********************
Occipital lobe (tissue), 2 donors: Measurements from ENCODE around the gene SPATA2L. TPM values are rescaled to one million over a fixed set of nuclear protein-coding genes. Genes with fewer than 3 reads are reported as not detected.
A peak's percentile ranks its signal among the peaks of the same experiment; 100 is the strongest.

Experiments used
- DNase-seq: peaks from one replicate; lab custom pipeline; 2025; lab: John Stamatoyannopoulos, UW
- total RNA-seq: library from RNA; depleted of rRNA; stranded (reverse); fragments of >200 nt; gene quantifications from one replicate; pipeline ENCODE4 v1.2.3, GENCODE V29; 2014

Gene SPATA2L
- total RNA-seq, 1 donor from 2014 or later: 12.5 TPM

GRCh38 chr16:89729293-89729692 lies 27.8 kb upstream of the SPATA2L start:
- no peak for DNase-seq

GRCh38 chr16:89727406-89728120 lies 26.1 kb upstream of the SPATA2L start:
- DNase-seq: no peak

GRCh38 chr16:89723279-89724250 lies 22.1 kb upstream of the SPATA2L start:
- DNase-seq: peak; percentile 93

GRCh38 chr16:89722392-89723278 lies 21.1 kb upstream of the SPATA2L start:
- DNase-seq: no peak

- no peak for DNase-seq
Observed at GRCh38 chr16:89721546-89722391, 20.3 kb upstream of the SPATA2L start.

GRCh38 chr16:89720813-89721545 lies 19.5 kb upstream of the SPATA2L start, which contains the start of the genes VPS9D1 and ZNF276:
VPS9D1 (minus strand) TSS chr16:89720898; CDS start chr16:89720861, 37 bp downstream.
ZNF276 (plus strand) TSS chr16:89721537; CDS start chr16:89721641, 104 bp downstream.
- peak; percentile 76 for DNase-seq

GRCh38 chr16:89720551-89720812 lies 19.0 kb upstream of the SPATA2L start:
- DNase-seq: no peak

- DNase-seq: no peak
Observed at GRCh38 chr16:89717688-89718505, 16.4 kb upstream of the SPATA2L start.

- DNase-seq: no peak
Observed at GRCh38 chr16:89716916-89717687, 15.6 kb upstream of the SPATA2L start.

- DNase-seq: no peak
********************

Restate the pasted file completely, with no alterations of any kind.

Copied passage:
Occipital lobe (tissue), 2 donors: Measurements from ENCODE around the gene SPATA2L. TPM values are rescaled to one million over a fixed set of nuclear protein-coding genes. Genes with fewer than 3 reads are reported as not detected.
A peak's percentile ranks its signal among the peaks of the same experiment; 100 is the strongest.

Experiments used
- DNase-seq: peaks from one replicate; lab custom pipeline; 2025; lab: John Stamatoyannopoulos, UW
- total RNA-seq: library from RNA; depleted of rRNA; stranded (reverse); fragments of >200 nt; gene quantifications from one replicate; pipeline ENCODE4 v1.2.3, GENCODE V29; 2014

Gene SPATA2L
- total RNA-seq, 1 donor from 2014 or later: 12.5 TPM

GRCh38 chr16:89729293-89729692 lies 27.8 kb upstream of the SPATA2L start:
- no peak for DNase-seq

GRCh38 chr16:89727406-89728120 lies 26.1 kb upstream of the SPATA2L start:
- DNase-seq: no peak

GRCh38 chr16:89723279-89724250 lies 22.1 kb upstream of the SPATA2L start:
- DNase-seq: peak; percentile 93

GRCh38 chr16:89722392-89723278 lies 21.1 kb upstream of the SPATA2L start:
- DNase-seq: no peak

- no peak for DNase-seq
Observed at GRCh38 chr16:89721546-89722391, 20.3 kb upstream of the SPATA2L start.

GRCh38 chr16:89720813-89721545 lies 19.5 kb upstream of the SPATA2L start, which contains the start of the genes VPS9D1 and ZNF276:
VPS9D1 (minus strand) TSS chr16:89720898; CDS start chr16:89720861, 37 bp downstream.
ZNF276 (plus strand) TSS chr16:89721537; CDS start chr16:89721641, 104 bp downstream.
- peak; percentile 76 for DNase-seq

GRCh38 chr16:89720551-89720812 lies 19.0 kb upstream of the SPATA2L start:
- DNase-seq: no peak

- DNase-seq: no peak
Observed at GRCh38 chr16:89717688-89718505, 16.4 kb upstream of the SPATA2L start.

- DNase-seq: no peak
Observed at GRCh38 chr16:89716916-89717687, 15.6 kb upstream of the SPATA2L start.

- DNase-seq: no peak